Lagoona Ravioli


The boat tips from bow to stern like see-saw. The water washes the decks. The boats creak and and knock. Drywall screws. I remember the conversation about spending the extra $5 buying exterior grade screws. I was assuming they would buy fasteners in 25 lb. containers. They ended up buying whatever they needed day by day in small plastic bags hung on a spinning rack from the local Podunk hardware store in Troy last year. $4 a bag of 10 screws. It was thousands of dollars. But who’s the fool now, I think… as the fury of The Bora chases us out of the sea back to the shelter of La Blablabla cove. I can’t pronounce any of these towns. We just default to the dish that they are closest to. The town of Lingiuni. The Pastavasoul Canal. The Bora is a weather pattern that can whip up 150KM per hour winds on the sea. The good news is it comes from the North. The bad news is that it’s 150KM per hour winds. Far too much for our kindergarten carpentry boats to endure.

Venice is only 17 miles away. But we can’t get through the canals. Because the boats are too tall. I am all for dismantling the boats to get through the bridges. We are 35 people. How long could it take? It’s really hard for my personality to just sit back and watch people make decisions without giving input. It’s an ego thing, and I begin to understand why the court jester dressed like a fool. A wise sage, usually the most schooled person of the court; the Fool would challenge any and all decisions as no one else dare challenge the King. Ya need a guy presenting the other side sometimes… but the Fool only speaks in parable. Using wisdom from all manner of places. He would commit them to memory and would talk like an idiot to prevent anyone from seeing him as an equal. This is where “playing the fool” comes from. We need one of those fools over here, probably. Anybody know anyone who fits the bill? Yea.


The boats climb a wave, teeter over the crest and as it heads down the wave, the propeller comes out of the water. We run in 4th gear at full throttle. Which is like 600 RPM. In the water. But if the props comes out, the engine screams up to 3,000 RPM in a second. Do that a few times and it’s anyone’s guess what will let go first… throw a rod, spin a bearing… blow a seal. No, that’s vanilla ice cream. So ya gotta stay on the throttle. As the prop jumps out of the water when the nose dives down, you throttle down. When the prop is back in the water, you throttle up. With one hand. Your other hand is keeping the waves from pushing the long tail up and out of the water. The engines are all on gimbals. Pivots that make it easy to just push down on the front of the engine to raise the prop if we get to shallow water or to change the trim angle. Flexibility becomes a maddening exercise of exhausting endurance on the high seas.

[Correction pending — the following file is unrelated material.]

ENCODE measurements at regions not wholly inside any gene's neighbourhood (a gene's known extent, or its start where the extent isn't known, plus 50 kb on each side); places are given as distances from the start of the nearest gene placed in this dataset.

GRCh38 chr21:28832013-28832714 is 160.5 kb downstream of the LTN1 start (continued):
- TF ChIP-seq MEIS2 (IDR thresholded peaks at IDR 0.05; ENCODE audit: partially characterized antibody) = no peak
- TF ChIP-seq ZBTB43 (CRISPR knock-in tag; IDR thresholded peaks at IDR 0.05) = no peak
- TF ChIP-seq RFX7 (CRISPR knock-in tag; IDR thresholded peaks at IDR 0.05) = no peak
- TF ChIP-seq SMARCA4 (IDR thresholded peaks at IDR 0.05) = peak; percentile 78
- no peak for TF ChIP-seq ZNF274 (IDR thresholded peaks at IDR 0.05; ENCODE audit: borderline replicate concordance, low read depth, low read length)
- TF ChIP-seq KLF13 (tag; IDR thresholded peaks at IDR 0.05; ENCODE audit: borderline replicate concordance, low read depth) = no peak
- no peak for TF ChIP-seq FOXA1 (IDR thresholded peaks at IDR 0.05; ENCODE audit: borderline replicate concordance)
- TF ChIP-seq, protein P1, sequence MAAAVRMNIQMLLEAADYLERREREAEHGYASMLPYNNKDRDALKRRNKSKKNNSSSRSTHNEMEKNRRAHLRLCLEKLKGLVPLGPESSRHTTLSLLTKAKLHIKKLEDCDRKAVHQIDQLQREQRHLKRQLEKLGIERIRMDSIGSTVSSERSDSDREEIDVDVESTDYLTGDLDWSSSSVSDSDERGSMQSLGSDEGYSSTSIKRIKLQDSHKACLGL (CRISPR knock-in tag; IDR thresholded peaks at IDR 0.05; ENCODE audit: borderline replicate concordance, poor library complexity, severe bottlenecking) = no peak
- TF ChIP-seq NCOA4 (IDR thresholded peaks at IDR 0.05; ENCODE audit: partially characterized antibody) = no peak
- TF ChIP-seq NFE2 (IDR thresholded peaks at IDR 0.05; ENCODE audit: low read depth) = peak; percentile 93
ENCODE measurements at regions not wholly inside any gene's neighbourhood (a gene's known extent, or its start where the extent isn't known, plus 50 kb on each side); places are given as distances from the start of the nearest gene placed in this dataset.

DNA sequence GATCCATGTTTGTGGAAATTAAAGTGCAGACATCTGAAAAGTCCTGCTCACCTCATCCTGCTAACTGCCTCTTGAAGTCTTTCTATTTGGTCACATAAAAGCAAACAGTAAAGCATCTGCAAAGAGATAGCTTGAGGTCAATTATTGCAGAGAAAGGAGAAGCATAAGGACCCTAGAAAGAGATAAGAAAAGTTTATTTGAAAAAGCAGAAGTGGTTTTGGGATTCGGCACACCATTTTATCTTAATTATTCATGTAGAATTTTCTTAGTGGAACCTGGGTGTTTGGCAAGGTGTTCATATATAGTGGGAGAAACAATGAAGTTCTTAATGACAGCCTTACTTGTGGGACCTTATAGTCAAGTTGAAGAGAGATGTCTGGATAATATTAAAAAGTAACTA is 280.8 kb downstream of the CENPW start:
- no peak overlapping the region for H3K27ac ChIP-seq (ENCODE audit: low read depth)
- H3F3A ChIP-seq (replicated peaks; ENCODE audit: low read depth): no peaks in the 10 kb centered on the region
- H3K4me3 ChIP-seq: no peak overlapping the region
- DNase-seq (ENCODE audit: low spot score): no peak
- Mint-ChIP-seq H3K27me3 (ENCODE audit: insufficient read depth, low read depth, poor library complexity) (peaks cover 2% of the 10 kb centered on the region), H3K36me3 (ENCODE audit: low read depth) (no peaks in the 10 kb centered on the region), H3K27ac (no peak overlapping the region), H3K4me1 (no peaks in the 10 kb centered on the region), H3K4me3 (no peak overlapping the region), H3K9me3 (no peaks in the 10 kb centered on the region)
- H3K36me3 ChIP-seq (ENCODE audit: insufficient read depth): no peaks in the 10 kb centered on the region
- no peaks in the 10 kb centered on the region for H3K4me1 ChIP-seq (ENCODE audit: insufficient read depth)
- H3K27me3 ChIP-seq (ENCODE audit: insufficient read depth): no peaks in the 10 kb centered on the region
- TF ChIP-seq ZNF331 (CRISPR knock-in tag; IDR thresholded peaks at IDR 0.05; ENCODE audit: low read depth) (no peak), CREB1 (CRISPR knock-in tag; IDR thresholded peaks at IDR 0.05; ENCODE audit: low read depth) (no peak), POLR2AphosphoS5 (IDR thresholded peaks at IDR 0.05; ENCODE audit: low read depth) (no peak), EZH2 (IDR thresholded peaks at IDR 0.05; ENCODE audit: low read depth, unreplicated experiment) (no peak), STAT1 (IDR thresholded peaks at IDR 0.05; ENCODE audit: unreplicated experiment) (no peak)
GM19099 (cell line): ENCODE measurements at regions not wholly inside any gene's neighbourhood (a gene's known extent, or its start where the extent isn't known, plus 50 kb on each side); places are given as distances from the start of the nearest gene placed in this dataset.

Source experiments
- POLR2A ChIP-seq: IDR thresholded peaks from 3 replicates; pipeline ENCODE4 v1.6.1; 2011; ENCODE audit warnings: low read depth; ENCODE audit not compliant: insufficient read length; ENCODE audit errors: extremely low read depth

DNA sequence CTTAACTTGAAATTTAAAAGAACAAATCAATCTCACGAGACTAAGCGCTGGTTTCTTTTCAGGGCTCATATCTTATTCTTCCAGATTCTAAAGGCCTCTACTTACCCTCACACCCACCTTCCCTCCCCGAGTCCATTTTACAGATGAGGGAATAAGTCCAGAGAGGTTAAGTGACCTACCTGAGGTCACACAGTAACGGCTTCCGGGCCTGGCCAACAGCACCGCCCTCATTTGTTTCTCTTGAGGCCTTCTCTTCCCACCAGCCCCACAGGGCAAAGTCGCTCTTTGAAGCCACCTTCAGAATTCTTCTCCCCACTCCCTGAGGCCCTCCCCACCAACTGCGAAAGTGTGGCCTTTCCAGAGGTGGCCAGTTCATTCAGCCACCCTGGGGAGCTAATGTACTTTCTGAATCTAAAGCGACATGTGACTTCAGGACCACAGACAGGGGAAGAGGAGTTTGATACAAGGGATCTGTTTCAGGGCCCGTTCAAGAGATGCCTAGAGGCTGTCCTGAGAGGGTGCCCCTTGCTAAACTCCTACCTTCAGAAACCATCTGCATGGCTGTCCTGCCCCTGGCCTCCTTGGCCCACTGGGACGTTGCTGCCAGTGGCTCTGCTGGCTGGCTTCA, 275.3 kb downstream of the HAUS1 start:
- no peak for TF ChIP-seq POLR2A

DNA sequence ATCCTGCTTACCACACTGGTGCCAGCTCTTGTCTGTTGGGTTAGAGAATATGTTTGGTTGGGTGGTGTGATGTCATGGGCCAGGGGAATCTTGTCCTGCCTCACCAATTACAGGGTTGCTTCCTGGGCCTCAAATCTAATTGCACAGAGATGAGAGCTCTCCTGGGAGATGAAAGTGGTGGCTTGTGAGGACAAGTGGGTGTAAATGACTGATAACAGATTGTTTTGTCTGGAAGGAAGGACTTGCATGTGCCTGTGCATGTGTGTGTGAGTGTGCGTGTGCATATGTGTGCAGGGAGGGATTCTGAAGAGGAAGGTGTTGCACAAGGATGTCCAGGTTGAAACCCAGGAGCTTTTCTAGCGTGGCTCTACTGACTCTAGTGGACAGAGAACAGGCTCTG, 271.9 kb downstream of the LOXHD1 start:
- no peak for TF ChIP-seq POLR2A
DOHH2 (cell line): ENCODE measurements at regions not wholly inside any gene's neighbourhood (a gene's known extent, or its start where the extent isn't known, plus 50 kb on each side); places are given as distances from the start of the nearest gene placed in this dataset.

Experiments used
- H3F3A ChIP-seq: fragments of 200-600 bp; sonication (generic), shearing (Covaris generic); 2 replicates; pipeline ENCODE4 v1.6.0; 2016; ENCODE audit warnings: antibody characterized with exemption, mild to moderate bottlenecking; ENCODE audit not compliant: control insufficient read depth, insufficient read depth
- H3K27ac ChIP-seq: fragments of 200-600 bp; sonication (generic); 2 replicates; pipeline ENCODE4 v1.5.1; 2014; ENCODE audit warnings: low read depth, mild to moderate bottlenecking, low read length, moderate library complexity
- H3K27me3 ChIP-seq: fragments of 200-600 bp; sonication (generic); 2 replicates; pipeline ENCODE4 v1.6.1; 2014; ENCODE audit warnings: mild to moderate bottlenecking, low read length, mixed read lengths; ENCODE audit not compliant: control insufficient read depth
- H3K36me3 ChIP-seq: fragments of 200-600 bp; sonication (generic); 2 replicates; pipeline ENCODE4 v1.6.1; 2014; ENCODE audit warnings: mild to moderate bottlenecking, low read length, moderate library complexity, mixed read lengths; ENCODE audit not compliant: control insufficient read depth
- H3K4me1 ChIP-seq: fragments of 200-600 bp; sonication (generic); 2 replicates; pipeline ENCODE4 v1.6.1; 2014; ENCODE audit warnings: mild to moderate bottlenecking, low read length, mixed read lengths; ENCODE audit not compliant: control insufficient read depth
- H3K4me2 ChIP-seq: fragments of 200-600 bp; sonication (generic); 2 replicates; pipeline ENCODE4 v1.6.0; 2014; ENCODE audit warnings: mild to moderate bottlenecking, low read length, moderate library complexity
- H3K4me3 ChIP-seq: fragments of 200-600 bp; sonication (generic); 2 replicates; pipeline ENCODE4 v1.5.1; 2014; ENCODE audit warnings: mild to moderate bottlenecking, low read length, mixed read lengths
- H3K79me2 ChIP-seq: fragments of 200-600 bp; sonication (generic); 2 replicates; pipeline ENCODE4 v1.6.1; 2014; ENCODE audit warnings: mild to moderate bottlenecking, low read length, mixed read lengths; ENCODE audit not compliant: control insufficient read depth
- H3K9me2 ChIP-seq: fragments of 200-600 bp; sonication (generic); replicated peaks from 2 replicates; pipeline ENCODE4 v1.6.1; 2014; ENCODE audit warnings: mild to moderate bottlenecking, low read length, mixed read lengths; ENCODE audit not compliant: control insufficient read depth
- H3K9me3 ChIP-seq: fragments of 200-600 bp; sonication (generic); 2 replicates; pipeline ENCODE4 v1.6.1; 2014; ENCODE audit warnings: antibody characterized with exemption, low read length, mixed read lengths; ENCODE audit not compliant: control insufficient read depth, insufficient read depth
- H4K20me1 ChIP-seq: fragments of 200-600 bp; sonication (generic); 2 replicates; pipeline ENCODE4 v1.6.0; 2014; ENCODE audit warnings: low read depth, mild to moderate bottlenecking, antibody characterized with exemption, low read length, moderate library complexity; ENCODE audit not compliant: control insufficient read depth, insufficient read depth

The Captian of my boat, Maria, is Paul Da Plummer. Great fabricator. Inventor. Welder. Builder. Machinist. Mumbler. I’m deaf. We stand 25 feet away from each other. I stand next to the roaring engine. He’s on the top deck. We can see each other. Sort of. I have the throttle and the transmission. He’s got the steering wheel. We have a complicated system of hand signals and screaming. And out boat refuses to turn right. You see, our prop turns left. And our boat is skinny. There is a phenomenon with propellers: prop-walk. If you were to hold the prop shaft with a prop on it, and turn the shaft… the prop would “walk” in a circle. 360 degrees. So when we turn left, the prop is helping us. It’s walking left already. Turn the rudders right, and as if you were waking a bear up from hibernation. The boats creaks a little. It takes a little bit to respond. Yawns. Stretches. Then maybe starts to suggest going to the right before it starts spinning in a circle. For real. 2 wrongs don’t make a right. But 3 lefts do. I wanna get a no right turn sign and put it on the bow. The Smothers Brothers couldn’t make a skit that was funnier than me and Paul moving this boat through the water. The other boats are big, heavy squares. They have no navigation issues. So anyone can pilot them. Maria is complicated and kinda funner. It’s a disaster. An engineering debacle. Only as strong as it weakest link, me and Paul eek Maria through the water. I mean, you can just shut of the motor and start paddleing. Why not? The Tahitians did.

The engines sip diesel. We are using like 1 liter a mile. It’s amazing. 20 liters is 5 gallons. So with this boat design, you could go to Hawaii with 400 gallons of fuel. And at 4 MPH, it would only take 25 days. That’s totally doable. We could weigh anchor near one of those fancy hotels on Maui and steal their wireless. Crash into the Plastiki on our way. Mr. Environment. Builds a plastic boat out of recycling. Then has 10 media boats following him and 2 Coast Guard boats and a helicoper. To support the sail boating environmentalists. Just think of all the resources we wouldn’t have spent if they weren’t trying to save the planet… vanity project for a rich kid who wants a legacy.


I’ve got 8 entry’s for Camp Tipsy. When I get to Venice, I’m gonna sit down and tell ya about them. But you should be setting aside the last week in July and especially August 1 and 2nd for Camp Tipsy.

Signing off from Lagoona Ravioli, Chciken


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